closeup photo of castle with mist

Fantasy of Manners:

Fantasy of Manners (FOM) is a subgenre of fantasy that focuses on elaborate societal structures alongside the traditional fantasy accoutrements. They most often are from a pre-modern era, and there are a few other characteristics common to the subgenre, seen in the next section.

It is also surprisingly difficult to find an original definition of FOM. It is like every website and article took the same definition and copy and pasted, including Wikipedia, Best Fantasy Books, and a dozen more places in between. They tend to rely on knowledge of Comedy of Manners. And that is if there is even an actual definition. The Encyclopedia of Fantasy page on the topic kind of just lists people who write it before going into characteristics.

Jo Walton, who wrote the popular FOM book called Tooth and Claw, says in this article “Fantasy of Manners is a term like “science fiction”; it’s a circle you can draw and some things are definitely inside it and you can argue about edge-cases all day.” And that she didn’t even consider Tooth and Claw to be a fantasy of manners for quite a while.


Woman, Beauty, Fear, Face, Portrait, Sexy, Female, Eyes

Unlike last week’s Low Fantasy post, people seem to be in agreement about what characteristics Fantasy of Manners has. I liked the way Best Fantasy Books laid it out best: a witty and wry tone with traditional Romances, low magic, high plot complexity and low violence, where the focus is on politics and characters.

The Encyclopedia of Fantasy also was good at listing characteristics: the negotiability of social structures, the importance of Disguise as a method of changing one’s life, the importance of childhood in the formation of the adult, the necessity to find one’s place in the world by being true to one’s own nature, and the cruciality of manners not only in fashion and behaviour but also in language – because control of words and of tone is power.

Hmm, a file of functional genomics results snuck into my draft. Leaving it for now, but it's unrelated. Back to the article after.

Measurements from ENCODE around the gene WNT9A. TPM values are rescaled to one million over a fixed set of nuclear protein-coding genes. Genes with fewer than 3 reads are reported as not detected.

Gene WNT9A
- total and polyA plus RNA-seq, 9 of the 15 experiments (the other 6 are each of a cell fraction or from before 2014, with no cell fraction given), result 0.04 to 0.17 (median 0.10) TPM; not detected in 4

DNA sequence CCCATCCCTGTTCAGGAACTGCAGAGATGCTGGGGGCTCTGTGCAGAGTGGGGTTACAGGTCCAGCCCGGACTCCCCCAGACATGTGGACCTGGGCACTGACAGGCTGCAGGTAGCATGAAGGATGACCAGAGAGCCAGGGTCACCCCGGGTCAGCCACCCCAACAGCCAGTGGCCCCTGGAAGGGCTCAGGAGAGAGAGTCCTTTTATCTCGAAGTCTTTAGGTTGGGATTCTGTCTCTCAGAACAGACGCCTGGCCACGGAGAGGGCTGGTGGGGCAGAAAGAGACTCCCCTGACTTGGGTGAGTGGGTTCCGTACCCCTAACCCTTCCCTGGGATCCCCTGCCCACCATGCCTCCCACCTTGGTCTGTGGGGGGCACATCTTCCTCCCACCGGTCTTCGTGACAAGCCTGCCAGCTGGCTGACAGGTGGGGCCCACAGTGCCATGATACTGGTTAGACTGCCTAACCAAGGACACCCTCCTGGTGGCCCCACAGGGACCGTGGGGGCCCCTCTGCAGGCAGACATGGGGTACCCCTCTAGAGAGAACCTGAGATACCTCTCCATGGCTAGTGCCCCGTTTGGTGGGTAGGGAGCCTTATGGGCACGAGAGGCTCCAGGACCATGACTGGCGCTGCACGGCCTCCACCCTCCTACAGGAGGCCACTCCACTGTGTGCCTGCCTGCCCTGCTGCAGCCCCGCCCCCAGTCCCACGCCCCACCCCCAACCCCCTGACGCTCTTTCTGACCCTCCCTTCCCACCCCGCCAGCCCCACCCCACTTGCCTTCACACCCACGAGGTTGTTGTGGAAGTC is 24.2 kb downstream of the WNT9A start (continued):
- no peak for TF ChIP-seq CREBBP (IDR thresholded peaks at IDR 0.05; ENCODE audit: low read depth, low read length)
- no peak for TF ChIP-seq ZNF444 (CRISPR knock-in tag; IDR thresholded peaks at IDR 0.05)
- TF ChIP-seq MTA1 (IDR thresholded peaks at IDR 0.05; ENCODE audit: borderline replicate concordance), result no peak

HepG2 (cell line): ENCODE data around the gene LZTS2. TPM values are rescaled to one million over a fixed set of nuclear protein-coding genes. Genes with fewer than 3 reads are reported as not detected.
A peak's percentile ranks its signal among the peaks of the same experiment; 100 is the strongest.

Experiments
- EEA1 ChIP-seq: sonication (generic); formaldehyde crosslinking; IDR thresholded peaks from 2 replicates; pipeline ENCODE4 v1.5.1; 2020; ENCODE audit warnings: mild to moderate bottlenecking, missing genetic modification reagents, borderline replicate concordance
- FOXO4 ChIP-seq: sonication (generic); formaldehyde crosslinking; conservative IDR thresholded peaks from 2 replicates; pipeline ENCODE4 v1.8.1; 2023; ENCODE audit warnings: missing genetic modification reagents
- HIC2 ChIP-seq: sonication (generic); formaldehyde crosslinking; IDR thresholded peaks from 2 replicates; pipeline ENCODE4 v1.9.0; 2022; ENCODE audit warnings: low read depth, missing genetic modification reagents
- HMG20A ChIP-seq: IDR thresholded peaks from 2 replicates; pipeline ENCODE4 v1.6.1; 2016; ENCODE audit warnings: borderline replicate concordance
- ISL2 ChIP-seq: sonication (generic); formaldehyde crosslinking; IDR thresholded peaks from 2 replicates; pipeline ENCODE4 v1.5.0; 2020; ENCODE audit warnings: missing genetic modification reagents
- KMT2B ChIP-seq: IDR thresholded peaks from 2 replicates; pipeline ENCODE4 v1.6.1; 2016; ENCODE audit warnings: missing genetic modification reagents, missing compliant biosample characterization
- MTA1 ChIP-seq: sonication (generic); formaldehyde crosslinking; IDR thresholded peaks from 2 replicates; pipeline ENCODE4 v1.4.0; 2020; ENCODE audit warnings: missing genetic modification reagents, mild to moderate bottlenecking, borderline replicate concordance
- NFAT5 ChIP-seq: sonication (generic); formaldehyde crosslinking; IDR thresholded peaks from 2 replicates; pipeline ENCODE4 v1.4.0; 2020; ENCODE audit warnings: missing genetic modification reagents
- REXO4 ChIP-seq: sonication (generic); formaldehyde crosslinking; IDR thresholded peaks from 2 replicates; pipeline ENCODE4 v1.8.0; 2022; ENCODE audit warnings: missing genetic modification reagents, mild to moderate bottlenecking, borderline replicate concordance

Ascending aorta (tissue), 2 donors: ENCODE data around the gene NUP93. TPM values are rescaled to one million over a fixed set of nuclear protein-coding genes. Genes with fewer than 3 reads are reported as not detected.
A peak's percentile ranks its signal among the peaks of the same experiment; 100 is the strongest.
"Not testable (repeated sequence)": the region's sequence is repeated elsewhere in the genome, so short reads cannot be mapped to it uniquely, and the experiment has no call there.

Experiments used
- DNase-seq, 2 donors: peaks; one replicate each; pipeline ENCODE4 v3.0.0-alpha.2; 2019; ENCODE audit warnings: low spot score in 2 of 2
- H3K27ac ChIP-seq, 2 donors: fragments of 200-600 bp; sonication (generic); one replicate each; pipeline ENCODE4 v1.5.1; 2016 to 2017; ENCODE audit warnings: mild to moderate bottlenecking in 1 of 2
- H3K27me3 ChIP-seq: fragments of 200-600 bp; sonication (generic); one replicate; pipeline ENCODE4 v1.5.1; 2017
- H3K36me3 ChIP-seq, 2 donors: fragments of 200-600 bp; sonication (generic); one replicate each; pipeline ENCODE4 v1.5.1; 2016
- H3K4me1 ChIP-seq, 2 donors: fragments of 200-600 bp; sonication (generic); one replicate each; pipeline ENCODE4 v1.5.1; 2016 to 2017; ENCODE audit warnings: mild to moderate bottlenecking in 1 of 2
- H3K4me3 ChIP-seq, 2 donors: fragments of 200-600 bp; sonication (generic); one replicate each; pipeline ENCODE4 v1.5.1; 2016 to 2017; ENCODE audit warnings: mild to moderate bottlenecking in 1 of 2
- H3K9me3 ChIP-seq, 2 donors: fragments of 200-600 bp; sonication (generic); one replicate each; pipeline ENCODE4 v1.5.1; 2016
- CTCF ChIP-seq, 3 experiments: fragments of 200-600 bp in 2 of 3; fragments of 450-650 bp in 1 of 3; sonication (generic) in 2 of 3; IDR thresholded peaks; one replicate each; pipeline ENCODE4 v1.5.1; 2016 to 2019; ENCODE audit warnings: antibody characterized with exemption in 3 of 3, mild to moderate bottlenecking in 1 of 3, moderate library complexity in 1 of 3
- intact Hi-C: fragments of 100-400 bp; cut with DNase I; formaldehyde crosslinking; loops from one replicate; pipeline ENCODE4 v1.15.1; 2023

Jo Walton agreed, adding “complications of emotion; a formal and layered society; a non-technological but post-medieval society; society; cities; layers of sophistication; a world recognisably not our world.” Also including a definition of Romantic.

Comedy of Manners:

Fantasy of Manners is a newer subgenre, coming into being around 1991. It came from Comedy of Manners, which has been around for centuries (as in, Shakespeare’s Much Ado about Nothing may be the first COM).

I don’t want to get too into COM, because this is primarily a Speculative Fiction blog and I know pretty much nothing about proper literature. However I did find a few interesting pieces. While I don’t know if these translate into FOM directly, I think they’re worth mentioning.

From All About English Literature, Notes on Restoration Comedy or Comedy of Manners: it presented the superficial habits and manners of only a section of the society – the elegant aristocracy with their vices, intrigues and outward glamour of polished behaviour.

Dr. Tracey Sanders teaching at the Australian Catholic University’s Creative Arts programme wrote on COM: a style of comedy that reflects the life, ideals and manners of upper class society in a way that is essentially true to its traditions and philosophy. The players must strive to maintain the mask of social artifice whilst revealing to the audience what lies behind such manners. In other words it is to make: The real artificial and the artificial real. Also Characterised by A flamboyant display of witty, blunt sexual dialogue, Boudoir intrigues, Sensual innuendos, Rakish behaviour.

I even found a Dissertation/Thesis by Susan Marcia Flierl on “A Study of Family Relationships in the Restoration Comedy of Manners” from 1976 which just goes to show how well studied and deep Comedy of Manners is. I don’t suggest looking into this unless you’re really, really interested. It is nearly 200 pages long.

Preserved in Amber:

Heart, Amber, Pendant, Necklace, Orange, Jewelry